Three stage pipelining operating at 1. 25 DMIPS/MHz. This helps to increase execution speed or reduce power. * Supports Thumb-2 instruction set: * The Thumb-2 instruction set supports complex operations with both 16- and 32-bit instructions * Atomic bit level read and write instructions * Support for unaligned memory access * Improved code density, ensuring efficient use of memory. * Easy to use, ease of programmability and debugging: * Ensures easier migration from 8- and 16-bit processors * Nested Vectored Interrupt Controller (NVIC) unit to support interrupts and exceptions: * Helps to achieve rapid interrupt response Extensive debug support including: * Serial Wire Debug Port (SWD-DP), Serial Wire JTAG Debug Port (SWJ-DP) ? Break points ? Flash patch ? Instruction tracing ? Code tracing 2. 1. 2 INTERRUPT CONTROLLER The CPU subsystem includes a programmable Nested Vectored Interrupt Controller (NVIC), DMA (Direct Memory Access) controller, Flash cache ECC, and RAM. The NVIC of both PSoC 3 and PSoC 5 devices provides low latency by allowing the CPU to vector directly to the first address of the interrupt service routine, bypassing the jump instruction required by other architectures. The PSoC 5 interrupt controller also offers a few advanced nterrupt management capabilities, such as interrupt tail chaining to improve stack management with multiple pending interrupts providing lower latency. Supports 32 interrupt lines * Programmable interrupt vector * Configurable priority levels from 0 to 7 * Support for dynamic change of priority levels * Support for individual enable/ disable of each interrupt * Nesting of interrupts * Multiple sources for each interrupt line (can be either fixed function, UDB, or from DMA) * Supports both level trigger and pulse trigger * Tail chaining, late arrivals and exceptions are supported in PSoC® 5 devices 2. 1. DMA CONTROLLER The DMA controller allows peripherals to exchange data without CPU involvement. This allows the CPU to run slower, save power, or use its cycles to improve the performance of firmware algorithms. * Uses the PHUB for data transfer * Includes 24 DMA channels * Includes 128 transaction descriptors (TD) * Eight levels of priority per channel * Transactions can be stalled or canceled * Each transaction can be from 1 to 64 KB * Large transactions can be broken into smaller bursts of 1 to 127 bytes. * Each channel can be configured to generate an interrupt at the end of transfer 2. 1. 4 CACHE CONTROLLER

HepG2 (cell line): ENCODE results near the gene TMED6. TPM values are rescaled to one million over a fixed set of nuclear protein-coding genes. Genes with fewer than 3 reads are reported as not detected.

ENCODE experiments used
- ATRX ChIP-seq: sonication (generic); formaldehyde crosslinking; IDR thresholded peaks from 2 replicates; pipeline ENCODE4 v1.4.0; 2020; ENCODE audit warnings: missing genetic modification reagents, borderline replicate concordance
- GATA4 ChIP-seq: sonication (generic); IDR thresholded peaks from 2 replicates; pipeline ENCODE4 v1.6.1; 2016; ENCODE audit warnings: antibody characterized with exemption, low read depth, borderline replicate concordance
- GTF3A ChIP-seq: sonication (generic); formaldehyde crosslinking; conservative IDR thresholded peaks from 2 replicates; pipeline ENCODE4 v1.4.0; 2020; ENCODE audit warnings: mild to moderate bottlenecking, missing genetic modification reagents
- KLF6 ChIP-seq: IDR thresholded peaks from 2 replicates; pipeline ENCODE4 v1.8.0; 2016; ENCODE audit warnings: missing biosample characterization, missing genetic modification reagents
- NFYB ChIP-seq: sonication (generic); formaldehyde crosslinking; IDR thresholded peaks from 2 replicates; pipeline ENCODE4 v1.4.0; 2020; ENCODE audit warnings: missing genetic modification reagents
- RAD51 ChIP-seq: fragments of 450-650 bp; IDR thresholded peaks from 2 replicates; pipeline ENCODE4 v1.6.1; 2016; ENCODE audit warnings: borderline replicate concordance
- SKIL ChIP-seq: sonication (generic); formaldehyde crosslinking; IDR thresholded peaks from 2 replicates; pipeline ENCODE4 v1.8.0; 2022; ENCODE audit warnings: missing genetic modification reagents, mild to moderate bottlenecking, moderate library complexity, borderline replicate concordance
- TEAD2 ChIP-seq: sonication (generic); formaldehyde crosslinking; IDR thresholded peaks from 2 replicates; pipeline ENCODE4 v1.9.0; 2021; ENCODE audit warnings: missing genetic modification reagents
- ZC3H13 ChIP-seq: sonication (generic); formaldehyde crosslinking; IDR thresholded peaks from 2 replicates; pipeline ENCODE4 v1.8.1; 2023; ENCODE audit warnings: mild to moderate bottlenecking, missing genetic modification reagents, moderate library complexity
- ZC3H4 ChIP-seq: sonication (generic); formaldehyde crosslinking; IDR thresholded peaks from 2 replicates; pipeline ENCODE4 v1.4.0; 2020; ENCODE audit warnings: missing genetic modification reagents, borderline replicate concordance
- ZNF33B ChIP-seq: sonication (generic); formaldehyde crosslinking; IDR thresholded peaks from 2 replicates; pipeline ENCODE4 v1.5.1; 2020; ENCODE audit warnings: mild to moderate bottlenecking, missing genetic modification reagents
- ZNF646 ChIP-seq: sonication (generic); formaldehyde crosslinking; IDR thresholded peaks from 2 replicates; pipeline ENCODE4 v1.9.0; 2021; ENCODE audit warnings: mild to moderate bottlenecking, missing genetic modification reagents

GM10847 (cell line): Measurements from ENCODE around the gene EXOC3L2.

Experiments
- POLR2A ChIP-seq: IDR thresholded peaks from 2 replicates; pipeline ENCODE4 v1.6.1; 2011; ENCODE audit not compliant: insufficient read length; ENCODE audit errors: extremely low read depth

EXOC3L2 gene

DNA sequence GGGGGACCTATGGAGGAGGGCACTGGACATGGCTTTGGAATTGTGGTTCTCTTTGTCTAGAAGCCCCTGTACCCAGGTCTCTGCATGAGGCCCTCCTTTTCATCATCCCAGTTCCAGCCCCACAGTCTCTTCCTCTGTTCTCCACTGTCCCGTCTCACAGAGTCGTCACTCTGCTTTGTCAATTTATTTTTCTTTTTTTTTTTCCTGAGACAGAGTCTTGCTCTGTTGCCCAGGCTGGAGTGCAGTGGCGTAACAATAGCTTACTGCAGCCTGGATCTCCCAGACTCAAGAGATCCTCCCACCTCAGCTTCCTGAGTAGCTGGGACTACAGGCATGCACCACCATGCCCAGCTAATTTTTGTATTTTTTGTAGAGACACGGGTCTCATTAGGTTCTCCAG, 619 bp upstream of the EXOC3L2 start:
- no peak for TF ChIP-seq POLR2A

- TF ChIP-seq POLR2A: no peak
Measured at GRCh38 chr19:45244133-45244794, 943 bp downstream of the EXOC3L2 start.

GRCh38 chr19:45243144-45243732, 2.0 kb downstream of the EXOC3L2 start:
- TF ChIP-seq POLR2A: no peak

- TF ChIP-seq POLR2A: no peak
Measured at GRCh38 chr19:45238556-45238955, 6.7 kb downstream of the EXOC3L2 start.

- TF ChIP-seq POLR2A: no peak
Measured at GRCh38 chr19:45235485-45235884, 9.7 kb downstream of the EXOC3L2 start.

In PSoC 5 devices, the flash cache also reduces system power consumption by reducing the frequency with which flash is accessed. The processor speed itself is configurable allowing for active power consumption tuned for specific applications. * Instruction cache * Direct mapped * 128 bytes total cache memory * Registers for measuring cache hit/miss ratios * Error correction code (ECC) support * Error logging and interrupt generation * Designed to put flash into sleep automatically to save power 2. 2 MEMORY The PSoC nonvolatile subsystem consists of Flash, bytewritable EEPROM, and nonvolatile configuration options.
The CPU can reprogram individual blocks of Flash, enabling boot loaders. An Error Correcting Code (ECC) can enable high reliability applications. A powerful and flexible protection model allows the user to selectively lock blocks of memory for read and write protection, securing sensitive information. The byte-writable EEPROM is available on-chip for the storage of application data. Additionally, selected configuration options, such as boot speed and pin drive mode, are stored in nonvolatile memory, allowing settings to become active immediately after power on reset (POR). 2. 2. 3 NON VOLATILE LATCH
A Nonvolatile Latch (NVL or NV latch) is an array of programmable, nonvolatile memory elements whose outputs are stable at low voltage. It is used to configure the device at Power on Reset. Each bit in the array consists of a volatile latch paired with a nonvolatile cell. On POR release nonvolatile cell outputs are loaded to volatile latches and the volatile latch drives the output of the NVL. FEATURES * A 4x8-bit NV latch for device configuration * A 4x8-bit Write Once NV latch for device security 2. 2. 4 SRAM PSoC® 3 and PSoC® 5 devices include on-chip SRAM. These families offer devices that range from 2 to 64 kilobytes.
PSoC 3 devices offer an additional 4 kilobytes as a trace buffer. * Organized as up to three blocks of 4 KB each, including the 4 KB trace buffer, for CY8C38 family. * Organized as up to 16 blocks of 4 KB each, for CY8C55 family. * Code can be executed out of portions of SRAM, for CY8C55 family. * 8-, 16-, or 32-bit accesses. In PSoC 3 devices the CPU has 8-bit direct access to SRAM. * Zero wait state accesses. * Arbitration of SRAM accesses by the CPU and the DMA controller. * Different blocks can be accessed simultaneously by the CPU and the DMA controller. 2. 2. 5 FLASH PROGAMMING MEMORY